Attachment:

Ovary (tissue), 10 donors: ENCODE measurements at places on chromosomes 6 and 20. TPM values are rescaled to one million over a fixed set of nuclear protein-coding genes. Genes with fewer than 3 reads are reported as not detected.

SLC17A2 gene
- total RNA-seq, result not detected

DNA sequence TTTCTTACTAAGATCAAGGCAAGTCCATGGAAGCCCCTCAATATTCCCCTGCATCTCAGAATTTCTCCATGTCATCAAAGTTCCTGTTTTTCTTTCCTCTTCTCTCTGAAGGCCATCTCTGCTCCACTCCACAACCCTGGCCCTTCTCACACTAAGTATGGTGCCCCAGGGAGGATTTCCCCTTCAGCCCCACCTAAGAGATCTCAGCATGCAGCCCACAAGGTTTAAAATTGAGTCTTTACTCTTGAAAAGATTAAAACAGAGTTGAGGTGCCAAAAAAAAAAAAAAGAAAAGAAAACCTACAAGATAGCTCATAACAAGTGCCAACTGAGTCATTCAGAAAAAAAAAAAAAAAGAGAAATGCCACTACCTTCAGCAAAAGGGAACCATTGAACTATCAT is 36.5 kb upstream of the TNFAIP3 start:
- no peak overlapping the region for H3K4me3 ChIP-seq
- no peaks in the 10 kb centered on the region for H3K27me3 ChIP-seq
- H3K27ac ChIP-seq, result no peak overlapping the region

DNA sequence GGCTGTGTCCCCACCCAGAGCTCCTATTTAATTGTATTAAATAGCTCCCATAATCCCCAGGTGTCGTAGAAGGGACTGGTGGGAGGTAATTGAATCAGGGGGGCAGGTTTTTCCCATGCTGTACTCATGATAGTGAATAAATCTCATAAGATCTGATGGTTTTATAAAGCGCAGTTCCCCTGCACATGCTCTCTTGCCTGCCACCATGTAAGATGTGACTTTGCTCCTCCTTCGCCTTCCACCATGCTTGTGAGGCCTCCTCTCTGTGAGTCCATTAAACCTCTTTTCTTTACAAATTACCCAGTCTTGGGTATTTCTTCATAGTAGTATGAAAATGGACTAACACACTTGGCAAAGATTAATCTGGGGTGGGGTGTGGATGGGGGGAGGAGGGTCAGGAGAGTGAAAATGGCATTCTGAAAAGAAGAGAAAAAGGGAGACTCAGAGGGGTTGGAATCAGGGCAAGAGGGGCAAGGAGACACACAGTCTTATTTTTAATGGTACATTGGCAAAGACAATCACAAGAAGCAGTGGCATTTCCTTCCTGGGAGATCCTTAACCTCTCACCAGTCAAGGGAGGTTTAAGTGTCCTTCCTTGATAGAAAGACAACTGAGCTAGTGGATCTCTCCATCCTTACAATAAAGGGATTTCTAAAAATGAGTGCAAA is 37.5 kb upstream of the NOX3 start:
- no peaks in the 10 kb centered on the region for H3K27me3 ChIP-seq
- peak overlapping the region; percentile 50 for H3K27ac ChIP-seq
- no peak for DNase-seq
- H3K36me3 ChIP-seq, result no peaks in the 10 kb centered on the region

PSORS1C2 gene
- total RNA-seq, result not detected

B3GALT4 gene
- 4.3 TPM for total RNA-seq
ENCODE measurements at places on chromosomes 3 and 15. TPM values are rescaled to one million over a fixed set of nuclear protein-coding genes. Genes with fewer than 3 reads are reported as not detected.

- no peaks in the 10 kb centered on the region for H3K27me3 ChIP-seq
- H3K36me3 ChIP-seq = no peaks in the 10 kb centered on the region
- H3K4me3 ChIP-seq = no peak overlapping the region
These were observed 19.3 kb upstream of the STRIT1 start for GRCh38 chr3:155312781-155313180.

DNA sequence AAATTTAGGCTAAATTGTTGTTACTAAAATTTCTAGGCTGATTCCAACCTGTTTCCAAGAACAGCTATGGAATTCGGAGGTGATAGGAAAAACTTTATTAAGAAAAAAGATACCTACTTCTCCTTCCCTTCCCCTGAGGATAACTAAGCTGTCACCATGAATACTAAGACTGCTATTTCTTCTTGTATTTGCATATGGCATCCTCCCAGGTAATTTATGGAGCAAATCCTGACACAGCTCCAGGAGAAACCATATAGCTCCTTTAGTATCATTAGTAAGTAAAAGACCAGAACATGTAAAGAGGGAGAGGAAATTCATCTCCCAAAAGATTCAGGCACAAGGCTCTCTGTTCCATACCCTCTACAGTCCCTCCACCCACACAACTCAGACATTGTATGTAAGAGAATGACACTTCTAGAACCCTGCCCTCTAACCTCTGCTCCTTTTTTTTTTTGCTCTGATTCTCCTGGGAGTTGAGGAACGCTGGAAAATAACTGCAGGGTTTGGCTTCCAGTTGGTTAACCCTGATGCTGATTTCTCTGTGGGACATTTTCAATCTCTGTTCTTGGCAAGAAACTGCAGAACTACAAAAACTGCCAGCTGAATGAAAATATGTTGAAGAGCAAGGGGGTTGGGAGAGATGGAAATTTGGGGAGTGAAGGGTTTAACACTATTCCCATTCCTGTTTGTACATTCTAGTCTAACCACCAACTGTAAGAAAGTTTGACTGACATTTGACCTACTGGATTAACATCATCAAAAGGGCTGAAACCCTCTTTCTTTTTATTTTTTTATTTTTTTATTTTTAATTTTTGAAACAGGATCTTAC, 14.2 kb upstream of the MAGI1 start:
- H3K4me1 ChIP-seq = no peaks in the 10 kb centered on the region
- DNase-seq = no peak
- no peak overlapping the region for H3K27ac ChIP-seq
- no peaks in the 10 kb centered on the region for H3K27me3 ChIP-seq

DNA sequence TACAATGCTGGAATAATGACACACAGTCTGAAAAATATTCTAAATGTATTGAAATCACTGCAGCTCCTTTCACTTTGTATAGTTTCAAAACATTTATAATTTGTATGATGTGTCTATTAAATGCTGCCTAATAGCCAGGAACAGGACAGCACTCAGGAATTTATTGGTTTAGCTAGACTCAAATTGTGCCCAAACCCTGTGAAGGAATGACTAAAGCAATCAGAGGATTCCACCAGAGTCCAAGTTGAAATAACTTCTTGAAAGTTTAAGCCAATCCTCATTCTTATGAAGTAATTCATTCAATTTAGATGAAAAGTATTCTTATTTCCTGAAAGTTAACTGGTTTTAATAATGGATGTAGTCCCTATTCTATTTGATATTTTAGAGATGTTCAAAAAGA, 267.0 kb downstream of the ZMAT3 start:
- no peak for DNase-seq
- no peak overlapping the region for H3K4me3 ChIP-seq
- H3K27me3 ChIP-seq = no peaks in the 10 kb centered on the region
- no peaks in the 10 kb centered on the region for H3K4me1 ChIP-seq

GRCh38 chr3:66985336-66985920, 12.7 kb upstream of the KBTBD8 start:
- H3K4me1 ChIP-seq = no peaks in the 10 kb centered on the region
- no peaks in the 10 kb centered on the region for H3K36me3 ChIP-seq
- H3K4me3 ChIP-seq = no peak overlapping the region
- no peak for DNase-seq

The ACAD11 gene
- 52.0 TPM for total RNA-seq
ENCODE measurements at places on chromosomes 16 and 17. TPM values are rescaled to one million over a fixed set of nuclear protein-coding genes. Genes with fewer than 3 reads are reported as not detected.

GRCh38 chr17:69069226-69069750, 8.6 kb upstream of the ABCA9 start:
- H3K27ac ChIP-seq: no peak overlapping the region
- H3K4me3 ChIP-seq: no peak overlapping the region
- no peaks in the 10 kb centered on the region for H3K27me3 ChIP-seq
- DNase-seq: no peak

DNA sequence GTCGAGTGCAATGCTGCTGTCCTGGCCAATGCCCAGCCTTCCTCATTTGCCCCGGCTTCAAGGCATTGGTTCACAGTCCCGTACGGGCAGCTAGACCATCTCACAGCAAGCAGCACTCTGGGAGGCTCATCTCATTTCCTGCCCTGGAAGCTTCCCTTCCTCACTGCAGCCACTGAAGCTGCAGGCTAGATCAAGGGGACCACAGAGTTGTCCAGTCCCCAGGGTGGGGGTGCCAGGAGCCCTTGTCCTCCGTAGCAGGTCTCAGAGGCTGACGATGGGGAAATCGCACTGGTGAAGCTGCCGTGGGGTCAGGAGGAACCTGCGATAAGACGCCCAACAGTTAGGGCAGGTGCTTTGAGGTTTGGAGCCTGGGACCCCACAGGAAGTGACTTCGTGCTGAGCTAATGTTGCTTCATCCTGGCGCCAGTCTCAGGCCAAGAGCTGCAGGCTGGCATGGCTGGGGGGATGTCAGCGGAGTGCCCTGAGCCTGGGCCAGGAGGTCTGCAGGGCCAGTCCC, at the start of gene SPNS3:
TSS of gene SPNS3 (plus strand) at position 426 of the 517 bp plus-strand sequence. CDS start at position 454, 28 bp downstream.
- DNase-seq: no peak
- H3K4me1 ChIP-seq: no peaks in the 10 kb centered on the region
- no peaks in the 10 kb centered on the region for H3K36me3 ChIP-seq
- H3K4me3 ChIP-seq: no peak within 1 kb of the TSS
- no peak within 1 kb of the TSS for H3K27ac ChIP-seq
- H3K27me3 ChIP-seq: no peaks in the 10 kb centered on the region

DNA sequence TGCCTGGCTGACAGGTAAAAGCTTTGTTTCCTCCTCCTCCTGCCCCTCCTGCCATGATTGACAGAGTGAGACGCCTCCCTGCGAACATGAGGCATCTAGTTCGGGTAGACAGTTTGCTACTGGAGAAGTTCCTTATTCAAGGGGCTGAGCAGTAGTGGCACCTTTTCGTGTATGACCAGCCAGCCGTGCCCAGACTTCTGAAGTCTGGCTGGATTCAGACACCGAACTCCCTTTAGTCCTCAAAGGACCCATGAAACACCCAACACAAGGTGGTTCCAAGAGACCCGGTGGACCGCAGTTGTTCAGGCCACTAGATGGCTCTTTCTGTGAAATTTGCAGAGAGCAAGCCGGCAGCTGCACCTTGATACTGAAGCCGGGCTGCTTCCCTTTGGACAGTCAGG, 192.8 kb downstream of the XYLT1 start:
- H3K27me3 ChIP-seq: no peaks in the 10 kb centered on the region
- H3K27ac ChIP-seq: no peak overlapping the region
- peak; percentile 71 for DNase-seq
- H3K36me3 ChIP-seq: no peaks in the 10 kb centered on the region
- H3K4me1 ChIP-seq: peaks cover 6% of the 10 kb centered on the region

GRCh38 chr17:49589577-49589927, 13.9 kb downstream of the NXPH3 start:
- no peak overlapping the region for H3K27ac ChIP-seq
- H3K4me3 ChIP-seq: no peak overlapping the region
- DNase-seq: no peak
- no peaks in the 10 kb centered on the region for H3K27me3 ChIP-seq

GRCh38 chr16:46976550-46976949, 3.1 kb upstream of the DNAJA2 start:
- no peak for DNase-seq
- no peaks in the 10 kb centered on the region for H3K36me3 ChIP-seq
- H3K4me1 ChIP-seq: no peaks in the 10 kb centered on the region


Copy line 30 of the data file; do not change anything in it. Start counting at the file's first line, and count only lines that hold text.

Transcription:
- H3K27me3 ChIP-seq = no peaks in the 10 kb centered on the region